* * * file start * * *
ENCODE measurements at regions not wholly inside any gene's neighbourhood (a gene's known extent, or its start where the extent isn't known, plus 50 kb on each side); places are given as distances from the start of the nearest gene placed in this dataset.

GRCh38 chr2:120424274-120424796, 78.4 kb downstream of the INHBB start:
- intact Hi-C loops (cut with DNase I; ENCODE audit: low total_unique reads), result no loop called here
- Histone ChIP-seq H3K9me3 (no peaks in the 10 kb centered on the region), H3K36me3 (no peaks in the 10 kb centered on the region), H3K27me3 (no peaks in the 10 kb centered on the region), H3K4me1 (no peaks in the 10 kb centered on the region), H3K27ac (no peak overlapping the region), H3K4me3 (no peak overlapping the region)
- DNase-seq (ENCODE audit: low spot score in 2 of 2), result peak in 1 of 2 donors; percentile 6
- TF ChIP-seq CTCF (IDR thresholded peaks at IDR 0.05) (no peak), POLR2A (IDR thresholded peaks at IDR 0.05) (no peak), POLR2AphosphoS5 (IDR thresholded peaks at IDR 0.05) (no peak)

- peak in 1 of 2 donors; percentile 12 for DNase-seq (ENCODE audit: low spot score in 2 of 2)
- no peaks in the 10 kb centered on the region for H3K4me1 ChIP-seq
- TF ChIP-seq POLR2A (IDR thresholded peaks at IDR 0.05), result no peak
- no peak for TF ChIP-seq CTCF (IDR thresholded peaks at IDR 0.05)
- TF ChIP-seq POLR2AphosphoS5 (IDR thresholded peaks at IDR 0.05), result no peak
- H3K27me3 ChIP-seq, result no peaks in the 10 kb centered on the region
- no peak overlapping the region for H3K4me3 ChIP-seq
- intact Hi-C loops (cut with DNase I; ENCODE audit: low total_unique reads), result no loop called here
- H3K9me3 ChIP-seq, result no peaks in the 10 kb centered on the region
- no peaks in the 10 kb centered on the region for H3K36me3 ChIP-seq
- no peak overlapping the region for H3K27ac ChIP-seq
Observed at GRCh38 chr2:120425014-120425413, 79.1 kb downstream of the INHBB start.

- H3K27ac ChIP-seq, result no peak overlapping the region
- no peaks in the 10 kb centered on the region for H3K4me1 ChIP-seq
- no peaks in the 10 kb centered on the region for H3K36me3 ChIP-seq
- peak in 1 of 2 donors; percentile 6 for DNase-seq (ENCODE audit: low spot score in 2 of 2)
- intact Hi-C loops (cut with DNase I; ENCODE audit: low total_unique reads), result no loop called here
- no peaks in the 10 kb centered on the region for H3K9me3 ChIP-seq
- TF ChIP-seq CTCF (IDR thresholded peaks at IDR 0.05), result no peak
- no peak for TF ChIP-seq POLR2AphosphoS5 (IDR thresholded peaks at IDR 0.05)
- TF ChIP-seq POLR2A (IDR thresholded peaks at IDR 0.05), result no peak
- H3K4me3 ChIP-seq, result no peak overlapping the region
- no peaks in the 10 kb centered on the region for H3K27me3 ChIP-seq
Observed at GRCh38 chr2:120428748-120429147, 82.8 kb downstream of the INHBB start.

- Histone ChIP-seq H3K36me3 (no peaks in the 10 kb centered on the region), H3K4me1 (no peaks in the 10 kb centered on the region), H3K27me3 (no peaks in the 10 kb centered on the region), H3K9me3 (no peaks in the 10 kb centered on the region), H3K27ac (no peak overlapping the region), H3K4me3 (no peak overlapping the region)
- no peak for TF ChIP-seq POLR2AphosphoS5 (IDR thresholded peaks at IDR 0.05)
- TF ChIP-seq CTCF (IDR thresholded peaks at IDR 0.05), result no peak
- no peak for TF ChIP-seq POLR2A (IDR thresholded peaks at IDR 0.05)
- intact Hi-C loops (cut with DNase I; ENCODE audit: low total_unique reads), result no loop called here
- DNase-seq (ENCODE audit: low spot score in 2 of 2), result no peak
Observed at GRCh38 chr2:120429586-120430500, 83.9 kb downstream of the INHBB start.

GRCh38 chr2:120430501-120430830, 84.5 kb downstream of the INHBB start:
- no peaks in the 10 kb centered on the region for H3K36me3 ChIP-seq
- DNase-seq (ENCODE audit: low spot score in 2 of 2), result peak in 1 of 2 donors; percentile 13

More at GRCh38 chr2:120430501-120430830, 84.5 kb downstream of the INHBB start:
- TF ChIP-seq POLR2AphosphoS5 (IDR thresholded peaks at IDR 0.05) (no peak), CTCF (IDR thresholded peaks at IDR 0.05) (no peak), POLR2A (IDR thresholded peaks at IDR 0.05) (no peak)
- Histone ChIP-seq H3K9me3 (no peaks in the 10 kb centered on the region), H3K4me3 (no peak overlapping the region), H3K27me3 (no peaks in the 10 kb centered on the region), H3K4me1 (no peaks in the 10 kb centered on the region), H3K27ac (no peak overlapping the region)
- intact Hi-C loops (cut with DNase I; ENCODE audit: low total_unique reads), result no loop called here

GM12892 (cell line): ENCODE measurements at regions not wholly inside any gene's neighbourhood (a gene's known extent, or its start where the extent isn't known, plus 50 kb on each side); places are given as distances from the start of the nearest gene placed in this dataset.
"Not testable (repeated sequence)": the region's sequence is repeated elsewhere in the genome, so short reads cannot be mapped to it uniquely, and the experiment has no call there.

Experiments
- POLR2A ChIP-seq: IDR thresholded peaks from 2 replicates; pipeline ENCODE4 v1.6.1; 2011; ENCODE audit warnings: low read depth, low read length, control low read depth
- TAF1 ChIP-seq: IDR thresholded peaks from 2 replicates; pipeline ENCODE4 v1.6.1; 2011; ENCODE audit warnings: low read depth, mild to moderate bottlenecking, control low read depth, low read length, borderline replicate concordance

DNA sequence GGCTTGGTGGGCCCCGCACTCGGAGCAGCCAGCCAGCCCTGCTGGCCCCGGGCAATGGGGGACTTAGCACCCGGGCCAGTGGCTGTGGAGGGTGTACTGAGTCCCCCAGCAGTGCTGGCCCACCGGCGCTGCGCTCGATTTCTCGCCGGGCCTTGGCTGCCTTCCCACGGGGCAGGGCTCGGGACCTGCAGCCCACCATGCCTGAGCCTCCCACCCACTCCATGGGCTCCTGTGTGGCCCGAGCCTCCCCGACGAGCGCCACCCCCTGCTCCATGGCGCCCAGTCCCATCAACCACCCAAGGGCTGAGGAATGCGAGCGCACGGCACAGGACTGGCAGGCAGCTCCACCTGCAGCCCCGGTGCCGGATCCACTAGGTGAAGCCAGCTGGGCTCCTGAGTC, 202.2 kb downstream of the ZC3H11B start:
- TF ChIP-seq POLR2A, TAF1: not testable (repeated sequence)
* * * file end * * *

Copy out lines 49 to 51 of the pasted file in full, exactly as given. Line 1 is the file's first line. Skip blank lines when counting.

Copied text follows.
- TAF1 ChIP-seq: IDR thresholded peaks from 2 replicates; pipeline ENCODE4 v1.6.1; 2011; ENCODE audit warnings: low read depth, mild to moderate bottlenecking, control low read depth, low read length, borderline replicate concordance

DNA sequence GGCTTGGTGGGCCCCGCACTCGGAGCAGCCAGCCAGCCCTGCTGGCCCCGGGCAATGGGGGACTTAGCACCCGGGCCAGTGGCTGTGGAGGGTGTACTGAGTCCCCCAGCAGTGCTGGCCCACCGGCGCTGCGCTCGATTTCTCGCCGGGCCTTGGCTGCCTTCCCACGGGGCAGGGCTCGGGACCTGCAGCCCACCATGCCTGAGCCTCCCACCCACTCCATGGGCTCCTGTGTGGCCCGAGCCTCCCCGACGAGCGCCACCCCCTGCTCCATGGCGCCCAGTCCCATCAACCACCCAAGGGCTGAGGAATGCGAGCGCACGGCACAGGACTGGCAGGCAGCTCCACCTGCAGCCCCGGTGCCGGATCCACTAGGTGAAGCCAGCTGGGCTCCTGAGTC, 202.2 kb downstream of the ZC3H11B start:
- TF ChIP-seq POLR2A, TAF1: not testable (repeated sequence)